Arbejderne stoppede med at arbejde. De lyttede til Sakimas smukke sang. Men en mand sagde: “Ingen har kunnet trøste chefen. Tror denne blinde dreng, at han kan trøste ham?”

The workers stopped what they were doing. They listened to Sakima’s beautiful song. But one man said, “Nobody has been able to console the boss. Does this blind boy think he will console him?”


Sakima alipomaliza kuimba wimbo wake alianza kuondoka. Tajiri alitoka nje kwa haraka na kusema, “Tafadhali, imba tena.”

Sakima sang sin sang færdig og vendte sig om for at gå. Men den rige mand skyndte sig ud og sagde: “Vær sød at synge igen.”

Sakima finished singing his song and turned to leave. But the rich man rushed out and said, “Please sing again.”


Wakati huo huo, watu wawili walikuja wakiwa wamembeba mtu kwenye machela. Walimkuta mwana wa tajiri akiwa amechapwa na kuachwa kando ya barabara.

I samme øjeblik kom to mænd gående med nogen på en båre. De havde fundet den rige mands søn banket og efterladt ved siden af vejen.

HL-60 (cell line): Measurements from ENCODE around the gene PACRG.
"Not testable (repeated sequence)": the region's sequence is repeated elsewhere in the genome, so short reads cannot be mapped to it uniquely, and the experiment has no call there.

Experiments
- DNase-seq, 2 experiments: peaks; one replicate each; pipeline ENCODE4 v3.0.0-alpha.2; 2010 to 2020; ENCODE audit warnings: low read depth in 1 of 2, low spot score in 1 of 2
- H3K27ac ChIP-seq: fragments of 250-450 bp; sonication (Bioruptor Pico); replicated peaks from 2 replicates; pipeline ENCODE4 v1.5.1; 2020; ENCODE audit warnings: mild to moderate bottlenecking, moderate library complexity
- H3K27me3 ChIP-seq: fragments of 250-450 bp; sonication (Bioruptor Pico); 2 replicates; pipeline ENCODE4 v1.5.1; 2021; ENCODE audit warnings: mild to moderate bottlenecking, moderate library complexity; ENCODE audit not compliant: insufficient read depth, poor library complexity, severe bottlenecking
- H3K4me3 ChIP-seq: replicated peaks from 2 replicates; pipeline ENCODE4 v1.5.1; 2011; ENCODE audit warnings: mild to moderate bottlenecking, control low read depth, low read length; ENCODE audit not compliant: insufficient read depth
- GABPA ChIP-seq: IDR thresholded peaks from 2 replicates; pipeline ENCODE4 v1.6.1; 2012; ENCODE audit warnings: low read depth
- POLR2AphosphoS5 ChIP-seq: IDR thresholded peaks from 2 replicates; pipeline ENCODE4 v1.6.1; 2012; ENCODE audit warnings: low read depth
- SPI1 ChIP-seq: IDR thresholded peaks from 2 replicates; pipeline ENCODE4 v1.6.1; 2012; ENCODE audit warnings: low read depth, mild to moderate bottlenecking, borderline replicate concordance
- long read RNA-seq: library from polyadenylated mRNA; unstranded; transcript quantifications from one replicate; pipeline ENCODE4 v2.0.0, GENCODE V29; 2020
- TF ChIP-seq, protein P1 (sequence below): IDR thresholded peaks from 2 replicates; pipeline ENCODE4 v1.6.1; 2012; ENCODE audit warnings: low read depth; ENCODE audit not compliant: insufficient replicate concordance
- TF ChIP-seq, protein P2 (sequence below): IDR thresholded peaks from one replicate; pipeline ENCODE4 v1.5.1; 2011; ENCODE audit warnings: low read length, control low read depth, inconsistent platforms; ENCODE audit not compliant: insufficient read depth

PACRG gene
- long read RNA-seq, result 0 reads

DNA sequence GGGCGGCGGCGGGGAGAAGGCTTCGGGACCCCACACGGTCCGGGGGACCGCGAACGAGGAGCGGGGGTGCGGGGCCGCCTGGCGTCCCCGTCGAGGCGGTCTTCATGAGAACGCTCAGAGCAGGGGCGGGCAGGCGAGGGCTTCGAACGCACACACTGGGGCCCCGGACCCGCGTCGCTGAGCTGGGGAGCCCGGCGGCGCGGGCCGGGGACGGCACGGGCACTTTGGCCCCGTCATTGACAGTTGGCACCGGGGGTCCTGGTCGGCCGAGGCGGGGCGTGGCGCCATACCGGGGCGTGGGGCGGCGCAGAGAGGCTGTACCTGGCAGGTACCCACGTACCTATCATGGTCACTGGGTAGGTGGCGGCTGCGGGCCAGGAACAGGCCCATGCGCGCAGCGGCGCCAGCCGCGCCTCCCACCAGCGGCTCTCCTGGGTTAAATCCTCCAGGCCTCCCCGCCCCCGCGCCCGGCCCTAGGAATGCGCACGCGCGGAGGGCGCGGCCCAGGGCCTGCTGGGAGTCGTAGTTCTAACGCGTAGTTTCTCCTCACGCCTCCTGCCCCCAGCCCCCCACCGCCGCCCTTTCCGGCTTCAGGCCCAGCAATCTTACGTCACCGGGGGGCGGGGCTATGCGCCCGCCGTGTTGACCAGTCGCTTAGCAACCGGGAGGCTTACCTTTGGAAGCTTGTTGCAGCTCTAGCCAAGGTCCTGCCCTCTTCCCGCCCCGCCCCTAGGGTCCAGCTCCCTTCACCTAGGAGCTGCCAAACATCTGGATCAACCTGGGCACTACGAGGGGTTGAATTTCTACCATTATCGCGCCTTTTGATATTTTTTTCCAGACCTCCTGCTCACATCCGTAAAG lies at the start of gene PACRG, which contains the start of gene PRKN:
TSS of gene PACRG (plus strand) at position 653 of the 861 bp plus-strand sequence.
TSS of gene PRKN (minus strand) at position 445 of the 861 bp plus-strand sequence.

At that very moment, two men came carrying someone on a stretcher. They had found the rich man’s son beaten up and left on the side of the road.


Tajiri alifurahi sana kumwona mwana wake tena. Alimzawadia Sakima kwa kumliwaza. Aliwapeleka mwanawe na Sakima hosipitali ili Sakima aweze kusaidiwa kuona tena.

Den rige mand var glad for at se sin søn igen. Han belønnede Sakima for at have trøstet ham. Han bragte sin søn og Sakima til hospitalet, så Sakima kunne få sit syn tilbage.

The rich man was so happy to see his son again. He rewarded Sakima for consoling him. He took his son and Sakima to hospital so Sakima could regain his sight.


Skrevet af: Ursula Nafula
Illustreret af: Peris Wachuka
Oversat af: Ursula Nafula
Læst af: Lauwo George
Sprog: swahili
Niveau: Niveau 3
Kilde: Sakima's song fra African Storybook
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Dette værk er licenseret under en Creative Commons Navngivelse 4.0 International licens.